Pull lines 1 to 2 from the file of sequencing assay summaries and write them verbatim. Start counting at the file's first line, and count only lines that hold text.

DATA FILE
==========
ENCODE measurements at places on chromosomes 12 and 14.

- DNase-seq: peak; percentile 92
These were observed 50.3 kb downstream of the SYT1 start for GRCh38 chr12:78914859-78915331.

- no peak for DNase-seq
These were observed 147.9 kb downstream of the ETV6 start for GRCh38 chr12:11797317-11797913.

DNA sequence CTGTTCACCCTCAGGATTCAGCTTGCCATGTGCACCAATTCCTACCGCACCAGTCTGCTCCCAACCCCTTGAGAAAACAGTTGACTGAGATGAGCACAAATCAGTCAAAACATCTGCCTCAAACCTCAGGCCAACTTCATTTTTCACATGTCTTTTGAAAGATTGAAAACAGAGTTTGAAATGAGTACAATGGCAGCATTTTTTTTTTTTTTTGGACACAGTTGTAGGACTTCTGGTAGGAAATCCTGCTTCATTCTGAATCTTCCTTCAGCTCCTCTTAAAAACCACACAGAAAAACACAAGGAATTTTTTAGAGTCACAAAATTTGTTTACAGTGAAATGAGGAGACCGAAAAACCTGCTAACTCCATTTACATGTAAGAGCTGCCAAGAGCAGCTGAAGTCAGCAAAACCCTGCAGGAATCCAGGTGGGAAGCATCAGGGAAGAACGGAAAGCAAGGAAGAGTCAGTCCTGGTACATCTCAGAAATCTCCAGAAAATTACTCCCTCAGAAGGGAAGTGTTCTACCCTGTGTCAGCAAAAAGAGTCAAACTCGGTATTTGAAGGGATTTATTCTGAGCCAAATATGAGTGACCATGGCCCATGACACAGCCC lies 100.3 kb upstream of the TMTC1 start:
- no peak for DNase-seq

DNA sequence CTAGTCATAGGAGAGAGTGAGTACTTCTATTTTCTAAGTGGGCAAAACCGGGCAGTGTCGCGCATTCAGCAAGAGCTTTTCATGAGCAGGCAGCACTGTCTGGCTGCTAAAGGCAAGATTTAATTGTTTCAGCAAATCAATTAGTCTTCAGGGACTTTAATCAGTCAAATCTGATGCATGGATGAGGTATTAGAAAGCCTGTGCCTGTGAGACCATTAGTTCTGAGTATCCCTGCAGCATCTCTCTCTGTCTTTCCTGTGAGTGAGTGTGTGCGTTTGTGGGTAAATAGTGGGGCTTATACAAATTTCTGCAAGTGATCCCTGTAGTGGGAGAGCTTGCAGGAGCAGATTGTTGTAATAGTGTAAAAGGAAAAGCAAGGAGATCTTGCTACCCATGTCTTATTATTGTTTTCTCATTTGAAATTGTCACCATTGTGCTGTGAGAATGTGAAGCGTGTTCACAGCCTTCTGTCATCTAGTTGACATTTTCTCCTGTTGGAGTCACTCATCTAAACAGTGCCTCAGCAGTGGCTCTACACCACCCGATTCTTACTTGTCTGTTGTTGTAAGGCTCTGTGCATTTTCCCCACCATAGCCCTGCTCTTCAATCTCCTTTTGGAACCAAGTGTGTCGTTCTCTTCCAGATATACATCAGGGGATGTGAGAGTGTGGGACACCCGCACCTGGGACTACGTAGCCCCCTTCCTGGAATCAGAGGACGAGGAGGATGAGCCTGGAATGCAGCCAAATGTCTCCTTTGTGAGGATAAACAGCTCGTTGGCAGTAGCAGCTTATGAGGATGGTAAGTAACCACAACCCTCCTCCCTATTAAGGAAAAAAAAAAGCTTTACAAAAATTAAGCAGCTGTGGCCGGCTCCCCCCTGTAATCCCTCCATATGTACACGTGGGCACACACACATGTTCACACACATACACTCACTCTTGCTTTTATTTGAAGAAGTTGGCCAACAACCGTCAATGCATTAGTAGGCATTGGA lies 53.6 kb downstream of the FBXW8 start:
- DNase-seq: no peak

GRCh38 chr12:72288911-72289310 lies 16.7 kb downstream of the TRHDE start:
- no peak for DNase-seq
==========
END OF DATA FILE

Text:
ENCODE measurements at places on chromosomes 12 and 14.

- DNase-seq: peak; percentile 92